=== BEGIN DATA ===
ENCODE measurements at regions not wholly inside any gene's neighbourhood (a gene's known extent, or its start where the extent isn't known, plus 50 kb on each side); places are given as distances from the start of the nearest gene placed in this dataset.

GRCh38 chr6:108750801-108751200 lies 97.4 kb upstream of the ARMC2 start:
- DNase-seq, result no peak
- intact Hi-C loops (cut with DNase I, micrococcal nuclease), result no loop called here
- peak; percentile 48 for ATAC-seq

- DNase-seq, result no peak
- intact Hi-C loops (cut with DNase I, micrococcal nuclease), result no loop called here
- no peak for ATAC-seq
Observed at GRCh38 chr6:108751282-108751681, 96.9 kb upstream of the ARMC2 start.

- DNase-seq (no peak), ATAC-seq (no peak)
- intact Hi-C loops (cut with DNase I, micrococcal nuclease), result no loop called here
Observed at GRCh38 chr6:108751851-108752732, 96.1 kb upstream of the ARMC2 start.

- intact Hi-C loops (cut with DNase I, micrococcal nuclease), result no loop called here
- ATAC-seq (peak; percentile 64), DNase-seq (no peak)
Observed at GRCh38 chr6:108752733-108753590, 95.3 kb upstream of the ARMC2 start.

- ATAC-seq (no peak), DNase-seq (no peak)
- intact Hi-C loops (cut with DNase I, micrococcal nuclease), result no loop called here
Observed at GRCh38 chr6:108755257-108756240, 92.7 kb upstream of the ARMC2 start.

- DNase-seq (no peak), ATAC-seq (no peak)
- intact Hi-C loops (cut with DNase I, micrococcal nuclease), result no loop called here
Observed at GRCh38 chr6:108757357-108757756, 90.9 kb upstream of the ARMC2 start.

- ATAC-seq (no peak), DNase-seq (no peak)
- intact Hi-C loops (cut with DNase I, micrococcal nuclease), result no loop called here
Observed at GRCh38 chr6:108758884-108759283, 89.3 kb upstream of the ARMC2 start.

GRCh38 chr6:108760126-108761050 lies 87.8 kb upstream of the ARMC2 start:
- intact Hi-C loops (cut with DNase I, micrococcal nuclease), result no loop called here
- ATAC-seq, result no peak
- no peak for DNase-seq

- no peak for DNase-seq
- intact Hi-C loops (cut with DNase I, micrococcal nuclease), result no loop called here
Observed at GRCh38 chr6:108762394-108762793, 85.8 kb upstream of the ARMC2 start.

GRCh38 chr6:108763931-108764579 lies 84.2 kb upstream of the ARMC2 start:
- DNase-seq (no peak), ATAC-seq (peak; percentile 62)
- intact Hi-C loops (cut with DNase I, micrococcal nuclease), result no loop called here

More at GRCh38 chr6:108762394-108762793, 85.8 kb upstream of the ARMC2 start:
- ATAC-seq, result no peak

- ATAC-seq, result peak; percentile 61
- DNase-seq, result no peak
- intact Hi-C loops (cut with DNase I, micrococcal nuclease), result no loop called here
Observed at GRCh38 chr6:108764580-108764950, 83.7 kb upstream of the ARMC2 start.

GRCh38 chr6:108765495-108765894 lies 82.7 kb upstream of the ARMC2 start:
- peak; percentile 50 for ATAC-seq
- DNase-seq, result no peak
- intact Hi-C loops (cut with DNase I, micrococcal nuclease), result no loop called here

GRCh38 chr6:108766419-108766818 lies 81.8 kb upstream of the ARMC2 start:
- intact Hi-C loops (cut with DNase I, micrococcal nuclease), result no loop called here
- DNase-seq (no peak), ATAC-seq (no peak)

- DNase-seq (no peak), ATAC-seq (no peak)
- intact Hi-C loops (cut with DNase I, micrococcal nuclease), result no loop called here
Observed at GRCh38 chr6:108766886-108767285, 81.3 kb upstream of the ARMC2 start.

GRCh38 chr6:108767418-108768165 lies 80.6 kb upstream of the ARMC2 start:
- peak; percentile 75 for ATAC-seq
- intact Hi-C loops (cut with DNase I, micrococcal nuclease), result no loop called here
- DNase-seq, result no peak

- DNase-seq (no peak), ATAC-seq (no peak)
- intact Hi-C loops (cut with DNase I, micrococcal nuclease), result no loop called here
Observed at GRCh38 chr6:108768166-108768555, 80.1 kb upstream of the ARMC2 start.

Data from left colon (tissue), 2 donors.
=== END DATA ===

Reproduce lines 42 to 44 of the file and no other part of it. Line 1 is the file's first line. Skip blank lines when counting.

- peak; percentile 50 for ATAC-seq
- DNase-seq, result no peak
- intact Hi-C loops (cut with DNase I, micrococcal nuclease), result no loop called here